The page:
Marine Le Pen camp lays into 'oligarch stooge' Macron

Cornelia Mascio
Mag 6, 2017

Macron, a 39-year-old centrist, is tipped to comfortably win a runoff vote against far-right leader Marine Le Pen, but the political movement he created a year ago faces a huge challenge in the follow-up legislative election in June.

Meanwhile, Le Pen announced she "was no longer president of the National Front" shortly after a party official predicted she could pick up disaffected supporters of failed left-wing candidate Jean-Luc Melechon.

The 39-year-old candidate is the projected victor in most polls, as initial opinion polls show Le Pen to be 24 to 28 percentage points behind Macron.

French far-right presidential contender Marine Le Pen has called for more food to be produced and consumed in the country known as the gastronomic centre of the Western world.

Le Pen, who has been hoping to emulate Donald Trump's victory in the USA, said the French faced a choice between "runaway globalisation" and a protectionist France.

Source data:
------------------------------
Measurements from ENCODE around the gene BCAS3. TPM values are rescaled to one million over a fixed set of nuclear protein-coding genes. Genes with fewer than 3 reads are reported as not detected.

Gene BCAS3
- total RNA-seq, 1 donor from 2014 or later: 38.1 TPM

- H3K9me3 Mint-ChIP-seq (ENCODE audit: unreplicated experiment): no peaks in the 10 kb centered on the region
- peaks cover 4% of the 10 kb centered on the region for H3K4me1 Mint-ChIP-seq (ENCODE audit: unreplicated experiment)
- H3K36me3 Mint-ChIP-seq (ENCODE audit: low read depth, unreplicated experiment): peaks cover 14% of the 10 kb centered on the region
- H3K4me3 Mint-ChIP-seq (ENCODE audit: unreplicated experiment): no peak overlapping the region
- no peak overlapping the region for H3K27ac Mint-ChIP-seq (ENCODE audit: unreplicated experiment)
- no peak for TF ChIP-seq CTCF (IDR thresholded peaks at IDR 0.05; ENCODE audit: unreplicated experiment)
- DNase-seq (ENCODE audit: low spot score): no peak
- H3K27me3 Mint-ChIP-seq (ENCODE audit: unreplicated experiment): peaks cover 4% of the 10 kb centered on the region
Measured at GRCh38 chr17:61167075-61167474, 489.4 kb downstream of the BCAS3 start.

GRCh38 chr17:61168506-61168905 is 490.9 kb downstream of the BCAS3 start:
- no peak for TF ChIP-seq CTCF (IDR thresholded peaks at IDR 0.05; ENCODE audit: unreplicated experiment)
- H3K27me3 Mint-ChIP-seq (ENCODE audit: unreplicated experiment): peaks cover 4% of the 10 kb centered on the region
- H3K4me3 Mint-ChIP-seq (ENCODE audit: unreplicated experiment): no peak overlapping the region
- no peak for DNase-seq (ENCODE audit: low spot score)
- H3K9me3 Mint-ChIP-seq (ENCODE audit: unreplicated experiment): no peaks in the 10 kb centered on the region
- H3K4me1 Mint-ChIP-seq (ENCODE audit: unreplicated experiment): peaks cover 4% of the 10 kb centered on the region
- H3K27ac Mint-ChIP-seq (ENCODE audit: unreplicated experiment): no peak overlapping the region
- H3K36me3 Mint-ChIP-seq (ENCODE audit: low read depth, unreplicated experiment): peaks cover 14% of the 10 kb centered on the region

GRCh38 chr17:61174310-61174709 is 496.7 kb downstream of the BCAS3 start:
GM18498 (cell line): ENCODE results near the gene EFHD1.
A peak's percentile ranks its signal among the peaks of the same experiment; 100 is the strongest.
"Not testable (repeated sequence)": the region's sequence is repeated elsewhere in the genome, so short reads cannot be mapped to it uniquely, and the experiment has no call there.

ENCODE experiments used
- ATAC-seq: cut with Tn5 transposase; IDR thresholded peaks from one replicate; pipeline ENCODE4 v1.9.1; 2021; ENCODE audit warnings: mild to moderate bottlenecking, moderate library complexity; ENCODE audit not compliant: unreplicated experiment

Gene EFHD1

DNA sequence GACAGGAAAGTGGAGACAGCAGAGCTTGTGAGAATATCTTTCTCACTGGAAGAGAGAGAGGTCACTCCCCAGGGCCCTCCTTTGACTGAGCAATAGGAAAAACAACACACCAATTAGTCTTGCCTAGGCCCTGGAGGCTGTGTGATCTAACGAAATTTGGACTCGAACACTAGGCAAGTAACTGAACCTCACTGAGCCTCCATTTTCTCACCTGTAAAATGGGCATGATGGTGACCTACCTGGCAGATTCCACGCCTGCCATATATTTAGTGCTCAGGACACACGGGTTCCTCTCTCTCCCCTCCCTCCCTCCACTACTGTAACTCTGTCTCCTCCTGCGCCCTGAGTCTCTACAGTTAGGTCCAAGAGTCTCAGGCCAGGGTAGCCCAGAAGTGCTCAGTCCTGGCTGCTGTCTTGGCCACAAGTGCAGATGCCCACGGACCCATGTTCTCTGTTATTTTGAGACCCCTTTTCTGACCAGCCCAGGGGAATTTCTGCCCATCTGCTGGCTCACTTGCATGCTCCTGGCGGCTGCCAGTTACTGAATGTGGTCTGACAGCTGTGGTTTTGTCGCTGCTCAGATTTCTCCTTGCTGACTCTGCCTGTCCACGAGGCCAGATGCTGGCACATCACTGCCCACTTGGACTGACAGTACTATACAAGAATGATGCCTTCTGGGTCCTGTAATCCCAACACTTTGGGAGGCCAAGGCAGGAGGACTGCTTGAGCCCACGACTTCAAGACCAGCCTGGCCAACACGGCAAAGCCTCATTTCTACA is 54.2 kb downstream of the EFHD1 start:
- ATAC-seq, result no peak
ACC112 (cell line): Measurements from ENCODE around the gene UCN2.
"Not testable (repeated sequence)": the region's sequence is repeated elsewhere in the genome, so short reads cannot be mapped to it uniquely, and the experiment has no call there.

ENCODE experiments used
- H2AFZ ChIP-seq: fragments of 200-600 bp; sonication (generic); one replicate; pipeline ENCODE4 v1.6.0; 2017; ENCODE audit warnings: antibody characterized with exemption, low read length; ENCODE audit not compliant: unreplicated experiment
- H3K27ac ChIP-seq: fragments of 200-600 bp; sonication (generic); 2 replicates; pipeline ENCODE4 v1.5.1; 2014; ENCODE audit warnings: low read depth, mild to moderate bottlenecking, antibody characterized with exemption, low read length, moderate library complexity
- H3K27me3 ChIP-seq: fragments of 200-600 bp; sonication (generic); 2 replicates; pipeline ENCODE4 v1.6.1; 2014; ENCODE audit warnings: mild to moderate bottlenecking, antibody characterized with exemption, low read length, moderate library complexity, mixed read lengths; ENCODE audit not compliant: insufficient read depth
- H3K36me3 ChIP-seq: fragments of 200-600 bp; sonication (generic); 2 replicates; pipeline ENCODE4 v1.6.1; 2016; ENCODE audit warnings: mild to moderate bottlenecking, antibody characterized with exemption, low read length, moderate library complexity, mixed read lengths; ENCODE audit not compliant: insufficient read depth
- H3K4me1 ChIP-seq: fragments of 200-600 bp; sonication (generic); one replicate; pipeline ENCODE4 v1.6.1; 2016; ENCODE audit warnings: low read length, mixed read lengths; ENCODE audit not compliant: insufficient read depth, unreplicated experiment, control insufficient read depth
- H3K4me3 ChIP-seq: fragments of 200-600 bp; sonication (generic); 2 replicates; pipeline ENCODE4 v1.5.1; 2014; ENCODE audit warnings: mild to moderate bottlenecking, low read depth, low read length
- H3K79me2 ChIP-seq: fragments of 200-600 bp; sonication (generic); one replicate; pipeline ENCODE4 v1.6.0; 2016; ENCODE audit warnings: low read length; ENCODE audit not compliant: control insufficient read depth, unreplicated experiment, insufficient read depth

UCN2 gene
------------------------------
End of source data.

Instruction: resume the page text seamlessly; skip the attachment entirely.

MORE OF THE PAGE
"Tonight, I am not the president of the National Front, I am the presidential candidate, the one who wants to gather all the French around a project of hope, of prosperity, of security", Le Pen said.

Ms. Le Pen had made immigration one of her major issues, while Mr. Macron, a former banker and former minister in the reigning Socialist government, focused on alleged mismanagement of the economy, promising a smaller government and tax cuts. Macron has run on a pro-European Union platform, while Le Pen has called for France to potentially exit the EU and ditch the Euro. Both candidates will advance into the run-off election on May 7.

French presidential candidate Emmanuel Macron came in for a rough reception on Wednesday from striking workers during a visit to a Whirlpool factory in northern France.

"What exactly is being celebrated, I can't really say!" What appears to have happened is that declining voter confidence was fueled by the astonishing incompetence of two successive presidents and party leaders: Nicolas Sarkozy on the right and François Hollande on the left.

Le Pen with her father, Jean-Marie Le Pen, in 2007.

The presidential poll is to be followed by a two-round legislative election to select the parliament in June. According to him, his daughter was "too laid-back" and needed to behave more aggressive "like Trump".

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